# Finding the values of “a” and “b” in a matrix.

I was wondering if you guys could help me out with this. I honestly have no idea how to solve it, since I've been going through different examples but they all use determinants, which we're not supposed to know yet, so we have to solve it with another method. (Gauss, Gauss-Jordan)

Given the system: $$x+by+az=1$$ $$ax+by+z=a$$ $$x+aby+z=b$$

Find the values of "a" and "b" so that the system has an unique solution, infinite solutions and no solution.

I turned it into a matrix and tried to solved it, but I got nowhere useful. I got this:

\begin{matrix} 1 & b & a & 1 \\ 0 & 1 & {a^2\over(ab-b)} & 0 \\ 0 & 0 & a^2+a-1 & 1-b \\ \end{matrix}

I would be happy if you could give me some sort of hint or useful way so I can solve this.

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Hint: What happens if $a^2+a-1=0$? Does it depend on what happens to $1-b$? – Gerry Myerson Feb 20 '13 at 2:13
Let me try again. What does the last row of the matrix tell you about the system of equations, if $a^2+a-1=0$? and does the answer to that question depend on the value of $1-b$? – Gerry Myerson Feb 20 '13 at 2:29
I'm really sorry if I'm being stupid here. I guess it does depend on the value of $1-b$, to make $a^2+a-1=0$ $b=1$. And having $a^2+a-1=0$ means I could have two or one answers; right? – ChairOTP Feb 20 '13 at 2:35
If $a^2+a-1=0$, and $1-b=17$, then the last row of your matrix corresponds to the equation, $0=17$. How many solutions does that equation have? If $a^2+a-1=0$, and $b=1$, then the last row of your matrix corresponds to the equation, $0=0$, which is true no matter what $x,y,z$ are. No matter what $z$ is, the second row then gives you a value of $y$, and the first row then gives you a value of $x$. So, how many solutions then? – Gerry Myerson Feb 20 '13 at 4:33
1) None. 2) Infinite solutions. Well I've been trying to find a way to solve it, but I haven't really found anything consistent, I have come to some conclusions though. I have found that when $a=0$,$b=1$ there's a unique solution. When $a=1$,$b=1$ there are infinite solutions. And when $a=1$,$b=0$ there are no solutions. I got to these answers by analysing the process of the Gaussian method. And they seem to be right, but I'm not sure if that's the correct way to solve these kind of exercises. – ChairOTP Feb 20 '13 at 4:44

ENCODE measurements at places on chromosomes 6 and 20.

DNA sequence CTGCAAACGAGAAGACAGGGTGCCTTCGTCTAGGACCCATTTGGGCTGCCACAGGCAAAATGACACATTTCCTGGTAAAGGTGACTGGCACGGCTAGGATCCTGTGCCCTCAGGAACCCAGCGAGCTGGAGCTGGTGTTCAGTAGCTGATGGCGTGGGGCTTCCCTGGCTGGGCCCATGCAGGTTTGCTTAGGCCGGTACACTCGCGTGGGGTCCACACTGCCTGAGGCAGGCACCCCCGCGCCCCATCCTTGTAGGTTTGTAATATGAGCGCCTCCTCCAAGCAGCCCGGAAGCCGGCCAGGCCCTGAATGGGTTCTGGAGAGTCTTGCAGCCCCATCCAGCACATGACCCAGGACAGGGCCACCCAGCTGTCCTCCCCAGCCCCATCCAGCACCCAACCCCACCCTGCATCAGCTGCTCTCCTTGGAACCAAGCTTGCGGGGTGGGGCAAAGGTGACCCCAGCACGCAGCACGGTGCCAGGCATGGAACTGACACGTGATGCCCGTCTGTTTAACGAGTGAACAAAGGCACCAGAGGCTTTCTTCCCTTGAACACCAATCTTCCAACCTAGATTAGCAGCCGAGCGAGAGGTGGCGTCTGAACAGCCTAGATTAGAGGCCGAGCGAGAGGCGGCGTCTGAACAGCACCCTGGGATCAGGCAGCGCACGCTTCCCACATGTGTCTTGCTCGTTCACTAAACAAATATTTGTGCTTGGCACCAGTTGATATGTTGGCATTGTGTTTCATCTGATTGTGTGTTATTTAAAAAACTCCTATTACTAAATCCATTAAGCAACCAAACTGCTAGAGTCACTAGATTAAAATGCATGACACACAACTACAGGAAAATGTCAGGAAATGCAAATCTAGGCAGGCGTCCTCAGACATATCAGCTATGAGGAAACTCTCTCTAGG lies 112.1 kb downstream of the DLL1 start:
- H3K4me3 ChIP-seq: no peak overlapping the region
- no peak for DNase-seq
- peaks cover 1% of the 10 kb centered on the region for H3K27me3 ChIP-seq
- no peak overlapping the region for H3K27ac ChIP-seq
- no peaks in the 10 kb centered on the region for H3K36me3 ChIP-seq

Turning the system into a matrix is a good first approach.

Hint: When a system has a unique solution, what does the echelon form of its augmented matrix look like?

Also, is that supposed to be a z in the third equation and not another x?

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I'm guessing each unknown is equal to some value. And when it has no solution is because some unknown is cancelled and it turns $0=$another real number and infinite solutions is when two or more equations are the same. Am I right? – ChairOTP Feb 20 '13 at 2:21
Yes, if the system is inconsistent (no solution at all) the its augmented matrix has a row with all zeroes in the coefficient side and something nonzero in the rightmost column. Under what conditions does this happen with the system you have? – Robert Talbert Feb 20 '13 at 2:26
Could it be when a and b are equal to $1$? In that case we'd have a zero in the dominator, so y wouldn't exist? I'm sorry if this is wrong, it's a little bit late here and I'm not really understanding much of this. – ChairOTP Feb 20 '13 at 2:30
Try setting $a=1, b=1$ and see what that gives you. Also try getting the augmented matrix to echelon, not reduced echelon, form. The form you have above can only be obtained if you assume $a,b \neq 1$. – Robert Talbert Feb 20 '13 at 2:32

First problem is that your row reduction went wrong somewhere. You should get to the matrix $$\pmatrix{1&b&a&|&1\cr0&b(1-a)&1-a^2&|&0\cr0&0&-a^2-a&|&b-1\cr}\tag1$$ I think. Now we have to look at what happens when $b(1-a)=0$, and what happens when $-a^2-a=0$.

When $a=0$, the matrix becomes $$\pmatrix{1&b&0&|&1\cr0&b&1&|&0\cr0&0&0&|&b-1\cr}$$ Looking at the third row we conclude that if $a=0$ and $b\ne1$ then the number of solutions is ... ?While if $a=0$ and $b=1$ then the number of solutions is ... ?

When $a=-1$, the matrix becomes $$\pmatrix{1&b&-1&|&1\cr0&2b&0&|&0\cr0&0&0&|&b-1\cr}$$ Again, when $a=-1$, you get two cases, depending on whether or not $b=1$.

When $a=1$, the matrix becomes $$\pmatrix{1&b&1&|&1\cr0&0&0&|&0\cr0&0&-2&|&b-1\cr}$$ How many solutions when $a=1$?

When $b=0$, the matrix becomes $$\pmatrix{1&0&a&|&1\cr0&0&1-a^2&|&0\cr0&0&-a^2-a&|&-1\cr}$$ We can assume $a\ne\pm1$, since we have already done those cases, and further reduce this matrix to $$\pmatrix{1&0&0&|&1\cr0&0&1&|&0\cr0&0&0&|&-1\cr}$$ So, when $b=0$, and $a\ne\pm1$, how many solutions?

From here on, we can assume $b(1-a)\ne0$ and $-a^2-a\ne0$, since we have dealt with those cases. So, when you look at matrix (1) under these assumptions, how many solutions?

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I must have done something wrong, you're right. But in the third row I keep getting $2-a^2-a$ – ChairOTP Feb 20 '13 at 6:31
I'll check my computations (but probably not until tomorrow). – Gerry Myerson Feb 20 '13 at 6:38
Supposing I got the third row thing right. I got this: $a=1$,$b=1$ then there are infinite solutions. If $a=1$ and $b/=1$ then there's no solution, and if $b=0$,$a/=+-1$ then there are also no solutions. But if I'm right, there's no case when $a=0$ which I need it so I can get unique solutions. – ChairOTP Feb 20 '13 at 6:45